The slow recognition of women in the agricultural world

"When one comes in my farm and asked the boss, I used to reply proudly: "I am the boss!"" At the age of 53, Roseline Mahé no longer takes tweezers to highli

The slow recognition of women in the agricultural world

"When one comes in my farm and asked the boss, I used to reply proudly: "I am the boss!"" At the age of 53, Roseline Mahé no longer takes tweezers to highlight the notes for unintentionally minimize the role of women in the economy. This breeder of cattle, of which the "farm of the Picardière" is located in Ille-et-Vilaine, a half-hour away from Rennes, moved to his account in 1997. She came to present its products at the Salon of Agriculture 2019, in Paris, of which the doors close this Sunday.

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The 56th edition of this key event was selected as this year's slogan, "women, men, talent!". However, it is clear that among the professionals present, the operators are much less numerous than the farmers. Most of the women who represent the profession are married to a farmer, or are daughters of a farmer, but rarely a farmer within the meaning official. At the national level, however, on 927.000 agricultural workers, 37% are women, and a quarter of 461.800 heads of operating or coexploitants are female

"agriculture, it is a middle of the machos."

Maryse Lecellier, breeder of dairy cows

This is the case for Maryse Lecellier, 36, breeder of Jersiaises, a breed of dairy cows, in the Orne region. Initially farmer with her parents, she works alone on the farm since his father retired last year. "I had a lot of difficulties to establish myself as a woman, demonstrates. Agriculture, it is a middle of the machos."

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It has made the bitter observation when it was part of the young farmers. "We hear all the time from the side. It is an environment where it is necessary to have a lot of character to be able to establish itself as a single woman. We must work much more than men, so the personal life takes a hit. It is necessary to have a spouse who is very understanding, which occupies more of the children and household chores," says the one who said "happy to have this chance."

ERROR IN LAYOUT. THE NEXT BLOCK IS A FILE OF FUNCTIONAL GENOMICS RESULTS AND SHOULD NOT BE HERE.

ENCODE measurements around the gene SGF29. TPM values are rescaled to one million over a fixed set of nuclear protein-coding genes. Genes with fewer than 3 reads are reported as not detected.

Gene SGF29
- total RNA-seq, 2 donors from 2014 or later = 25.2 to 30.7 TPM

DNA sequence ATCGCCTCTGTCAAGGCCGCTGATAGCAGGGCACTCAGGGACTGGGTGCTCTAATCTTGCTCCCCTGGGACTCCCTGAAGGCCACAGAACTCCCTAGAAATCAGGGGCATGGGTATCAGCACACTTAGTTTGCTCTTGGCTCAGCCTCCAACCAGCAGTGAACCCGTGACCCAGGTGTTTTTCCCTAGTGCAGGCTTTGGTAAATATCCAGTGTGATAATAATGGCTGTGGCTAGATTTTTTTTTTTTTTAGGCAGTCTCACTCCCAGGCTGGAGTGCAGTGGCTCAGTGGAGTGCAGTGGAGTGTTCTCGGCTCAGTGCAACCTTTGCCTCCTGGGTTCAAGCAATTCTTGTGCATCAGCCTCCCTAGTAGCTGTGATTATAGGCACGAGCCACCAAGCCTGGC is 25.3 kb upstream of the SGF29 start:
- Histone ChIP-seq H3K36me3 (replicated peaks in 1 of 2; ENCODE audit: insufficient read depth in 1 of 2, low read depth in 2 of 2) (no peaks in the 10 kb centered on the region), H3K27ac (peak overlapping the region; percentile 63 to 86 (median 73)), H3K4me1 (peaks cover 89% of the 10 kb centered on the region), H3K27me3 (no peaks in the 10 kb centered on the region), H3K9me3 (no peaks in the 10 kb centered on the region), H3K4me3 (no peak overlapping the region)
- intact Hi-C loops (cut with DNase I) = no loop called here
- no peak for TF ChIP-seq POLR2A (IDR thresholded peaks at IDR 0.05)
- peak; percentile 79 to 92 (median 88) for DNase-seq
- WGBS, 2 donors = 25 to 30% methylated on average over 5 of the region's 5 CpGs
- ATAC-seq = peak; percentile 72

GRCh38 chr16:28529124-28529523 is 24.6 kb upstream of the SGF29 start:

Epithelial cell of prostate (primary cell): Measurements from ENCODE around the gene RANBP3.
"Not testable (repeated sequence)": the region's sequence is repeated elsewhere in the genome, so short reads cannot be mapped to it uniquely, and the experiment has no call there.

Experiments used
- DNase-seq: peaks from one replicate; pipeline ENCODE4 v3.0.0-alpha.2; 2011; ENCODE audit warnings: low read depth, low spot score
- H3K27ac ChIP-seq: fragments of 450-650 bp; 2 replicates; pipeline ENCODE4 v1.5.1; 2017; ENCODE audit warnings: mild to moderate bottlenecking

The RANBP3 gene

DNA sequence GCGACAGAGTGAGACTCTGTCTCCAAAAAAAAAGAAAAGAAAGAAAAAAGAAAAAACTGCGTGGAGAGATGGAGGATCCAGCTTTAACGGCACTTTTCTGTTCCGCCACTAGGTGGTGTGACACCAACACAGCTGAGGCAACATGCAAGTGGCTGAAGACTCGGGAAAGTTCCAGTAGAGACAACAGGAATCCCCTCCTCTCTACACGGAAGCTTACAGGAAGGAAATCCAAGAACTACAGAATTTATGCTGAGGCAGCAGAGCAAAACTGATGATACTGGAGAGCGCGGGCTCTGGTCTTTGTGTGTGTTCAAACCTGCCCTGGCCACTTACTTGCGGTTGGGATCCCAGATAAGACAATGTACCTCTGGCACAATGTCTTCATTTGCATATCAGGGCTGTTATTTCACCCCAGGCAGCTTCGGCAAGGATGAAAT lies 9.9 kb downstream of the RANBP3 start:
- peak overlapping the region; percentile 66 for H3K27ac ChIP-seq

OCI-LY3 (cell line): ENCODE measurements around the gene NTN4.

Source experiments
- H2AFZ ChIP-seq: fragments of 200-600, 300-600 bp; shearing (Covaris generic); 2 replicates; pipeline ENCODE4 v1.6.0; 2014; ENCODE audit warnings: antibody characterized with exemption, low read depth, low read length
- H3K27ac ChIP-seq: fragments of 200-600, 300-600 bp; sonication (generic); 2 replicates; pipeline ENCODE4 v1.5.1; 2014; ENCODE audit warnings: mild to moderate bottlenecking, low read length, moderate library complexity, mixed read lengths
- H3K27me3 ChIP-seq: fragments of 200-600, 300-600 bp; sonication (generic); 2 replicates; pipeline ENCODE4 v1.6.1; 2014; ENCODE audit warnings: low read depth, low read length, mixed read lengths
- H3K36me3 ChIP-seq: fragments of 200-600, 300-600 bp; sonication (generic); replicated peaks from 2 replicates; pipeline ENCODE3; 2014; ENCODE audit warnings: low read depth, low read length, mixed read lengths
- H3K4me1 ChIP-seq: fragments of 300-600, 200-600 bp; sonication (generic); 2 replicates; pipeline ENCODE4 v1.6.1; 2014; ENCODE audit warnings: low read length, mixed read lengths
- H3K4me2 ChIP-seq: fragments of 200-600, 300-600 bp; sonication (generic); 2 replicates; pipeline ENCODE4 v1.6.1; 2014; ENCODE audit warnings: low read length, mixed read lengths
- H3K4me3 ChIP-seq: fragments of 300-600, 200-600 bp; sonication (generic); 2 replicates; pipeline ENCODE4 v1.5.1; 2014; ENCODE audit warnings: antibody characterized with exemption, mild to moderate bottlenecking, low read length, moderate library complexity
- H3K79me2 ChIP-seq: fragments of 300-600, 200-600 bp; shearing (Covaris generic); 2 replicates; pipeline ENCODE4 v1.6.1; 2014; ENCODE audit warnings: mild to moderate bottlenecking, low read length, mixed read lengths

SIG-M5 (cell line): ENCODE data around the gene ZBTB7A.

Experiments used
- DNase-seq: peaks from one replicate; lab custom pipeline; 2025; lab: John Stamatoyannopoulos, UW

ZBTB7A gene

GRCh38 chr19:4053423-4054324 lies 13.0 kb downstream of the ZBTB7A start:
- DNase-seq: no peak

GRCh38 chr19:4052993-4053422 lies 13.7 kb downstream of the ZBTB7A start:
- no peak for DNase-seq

Inequality tasks

"Our visibility is improving, but there is still a long way," says Roseline Mahé, which in addition to its activities is a member of the Chamber of agriculture as well as of the departmental Federation of the trade unions of farmers (FDSEA) of Ille-et-Vilaine. "For my part, I had right from the start responsibilities that allowed me to compete with the men, but it has not always been easy." What Roseline Mahé regrets first of all, it is precisely the lack of decision-making of women in the agricultural world. "For a long time, a woman on the farm it was milking cows, the paperwork and the children," she recalls. "We could not conceive the idea of a wife doing tasks considered important, and even worse, manages a farm." The breeder mentions in particular the law of agricultural modernization, which opens the possibility to form groupings d'exploitation en commun (GAEC), between spouses, and that has been put in place in 2010 only. "Before this we could not install in a joint operation, we had to look for alternatives." Her husband, Jean-Yves, has joined as a coexploitant two years ago.